Tag: Quepy

Towards a user friendly SPARQL

One of the main difficulties for using the SPARQL query language is that you have to be familiar with the ontologies or vocabularies in which the data is modeled for performing a query against an endpoint. A couple of weeks ago Machinalis released a new framework called Quepy, which is able to compose SPARQL queries from natural language. A snapshot with an example can be seen below, where I asked for information about Quentin Tarantino:

Snapshot of the application

The proposal is very simple: you write your query and then you can test it against DBpedia, the most popular dataset in Linked Data. The types of queries supported at the moment are limited (simple statements taken from the most popular vocabularies), but I guess they will improve in the near future.

Quepy aims to fill the gap between users and the technology, which in my opinion is precisely what we should do in order to make people start using semantic technologies. However, the release of the framework generated some discussion in the lists. Some people didn’t find this useful, as they argued that the results obtained from the SPARQL queries generated by Quepy were not as accurate as those obtained by Google or Bing. This is true, although I don’t think it’s fair to compare a new released (and limited) framework with the results of two of the biggest companies in the market. Furthermore, the results depend on the dataset on which the queries are performed. Other datasets might give more accurate results, which is part of the beauty of the approach: you don’t depend on a single dataset.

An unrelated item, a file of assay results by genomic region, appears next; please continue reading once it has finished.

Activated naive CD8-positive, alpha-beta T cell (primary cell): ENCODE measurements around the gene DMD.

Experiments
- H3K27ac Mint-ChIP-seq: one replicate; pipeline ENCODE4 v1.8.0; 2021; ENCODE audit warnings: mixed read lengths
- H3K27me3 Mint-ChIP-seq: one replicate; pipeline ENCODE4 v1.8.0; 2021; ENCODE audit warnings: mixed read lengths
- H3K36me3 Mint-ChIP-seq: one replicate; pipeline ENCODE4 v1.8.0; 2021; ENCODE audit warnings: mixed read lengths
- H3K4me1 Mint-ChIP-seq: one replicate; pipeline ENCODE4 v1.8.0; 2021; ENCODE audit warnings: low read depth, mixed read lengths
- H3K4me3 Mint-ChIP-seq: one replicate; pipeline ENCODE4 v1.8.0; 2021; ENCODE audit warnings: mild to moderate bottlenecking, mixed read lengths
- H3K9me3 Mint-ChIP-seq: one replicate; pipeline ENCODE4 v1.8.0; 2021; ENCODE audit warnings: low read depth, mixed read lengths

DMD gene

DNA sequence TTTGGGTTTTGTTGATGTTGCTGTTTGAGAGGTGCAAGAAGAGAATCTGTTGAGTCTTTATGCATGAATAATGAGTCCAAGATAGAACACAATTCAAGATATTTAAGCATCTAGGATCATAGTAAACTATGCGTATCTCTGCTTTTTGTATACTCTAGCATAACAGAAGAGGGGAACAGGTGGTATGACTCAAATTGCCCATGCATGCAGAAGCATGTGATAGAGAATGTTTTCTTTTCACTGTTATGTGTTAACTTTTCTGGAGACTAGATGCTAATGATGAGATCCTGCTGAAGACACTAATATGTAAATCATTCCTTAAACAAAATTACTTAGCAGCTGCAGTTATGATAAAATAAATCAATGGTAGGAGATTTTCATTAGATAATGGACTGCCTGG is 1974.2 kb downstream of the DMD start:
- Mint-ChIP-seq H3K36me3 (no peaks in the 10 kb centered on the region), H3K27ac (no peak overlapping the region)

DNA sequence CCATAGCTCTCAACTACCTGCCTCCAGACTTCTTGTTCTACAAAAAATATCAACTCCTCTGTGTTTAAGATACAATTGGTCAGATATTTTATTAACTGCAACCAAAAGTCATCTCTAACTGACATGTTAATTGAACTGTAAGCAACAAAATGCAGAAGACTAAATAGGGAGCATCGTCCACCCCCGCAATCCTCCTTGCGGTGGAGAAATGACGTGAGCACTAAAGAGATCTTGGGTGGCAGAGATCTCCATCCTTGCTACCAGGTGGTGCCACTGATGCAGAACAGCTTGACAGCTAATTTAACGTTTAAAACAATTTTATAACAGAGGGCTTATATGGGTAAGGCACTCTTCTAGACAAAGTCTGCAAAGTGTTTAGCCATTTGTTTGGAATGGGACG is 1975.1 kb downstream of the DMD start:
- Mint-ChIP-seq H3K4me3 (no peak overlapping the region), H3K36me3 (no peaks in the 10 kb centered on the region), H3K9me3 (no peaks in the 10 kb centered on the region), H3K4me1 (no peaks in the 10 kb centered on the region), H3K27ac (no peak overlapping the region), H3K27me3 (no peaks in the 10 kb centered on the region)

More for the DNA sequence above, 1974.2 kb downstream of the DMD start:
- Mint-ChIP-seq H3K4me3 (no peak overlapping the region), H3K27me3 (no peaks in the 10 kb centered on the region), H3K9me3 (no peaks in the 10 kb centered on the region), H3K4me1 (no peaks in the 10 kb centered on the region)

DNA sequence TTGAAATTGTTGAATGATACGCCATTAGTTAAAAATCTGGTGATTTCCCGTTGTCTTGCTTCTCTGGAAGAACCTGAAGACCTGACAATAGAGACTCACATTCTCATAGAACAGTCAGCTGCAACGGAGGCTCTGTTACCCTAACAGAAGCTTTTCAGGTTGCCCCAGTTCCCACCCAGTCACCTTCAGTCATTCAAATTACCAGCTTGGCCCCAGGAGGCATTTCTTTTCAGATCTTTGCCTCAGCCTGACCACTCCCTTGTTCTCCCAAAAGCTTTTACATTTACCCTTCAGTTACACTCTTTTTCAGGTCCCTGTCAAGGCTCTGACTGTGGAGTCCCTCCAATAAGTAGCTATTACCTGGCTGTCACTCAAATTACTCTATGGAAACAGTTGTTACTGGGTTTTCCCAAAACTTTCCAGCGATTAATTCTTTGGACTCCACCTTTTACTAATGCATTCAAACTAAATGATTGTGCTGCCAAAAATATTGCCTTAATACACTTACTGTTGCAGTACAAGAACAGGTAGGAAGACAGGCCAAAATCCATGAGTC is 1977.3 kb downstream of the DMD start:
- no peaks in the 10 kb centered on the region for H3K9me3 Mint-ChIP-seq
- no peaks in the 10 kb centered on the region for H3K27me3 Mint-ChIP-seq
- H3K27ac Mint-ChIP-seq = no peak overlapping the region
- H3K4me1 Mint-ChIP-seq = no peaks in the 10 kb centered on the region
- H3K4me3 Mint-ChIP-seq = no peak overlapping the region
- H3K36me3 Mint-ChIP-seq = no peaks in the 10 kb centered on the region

Quepy is a nice initiative, but much work remains to be done in order to map complex natural language queries to languages like SPARQL. The potential of this kind of tool is clear, as it can provide an exact response to what the user is looking for, contrasting it against several distributed databases instead of independent silos of information (like Bing or Google). In our group some people are researching on this topic as well, by analyzing the most typical patterns performed when querying datasets in Linked Data. Mixing natural language processing  and common pattern approaches could improve the amount of queries covered by each system separately.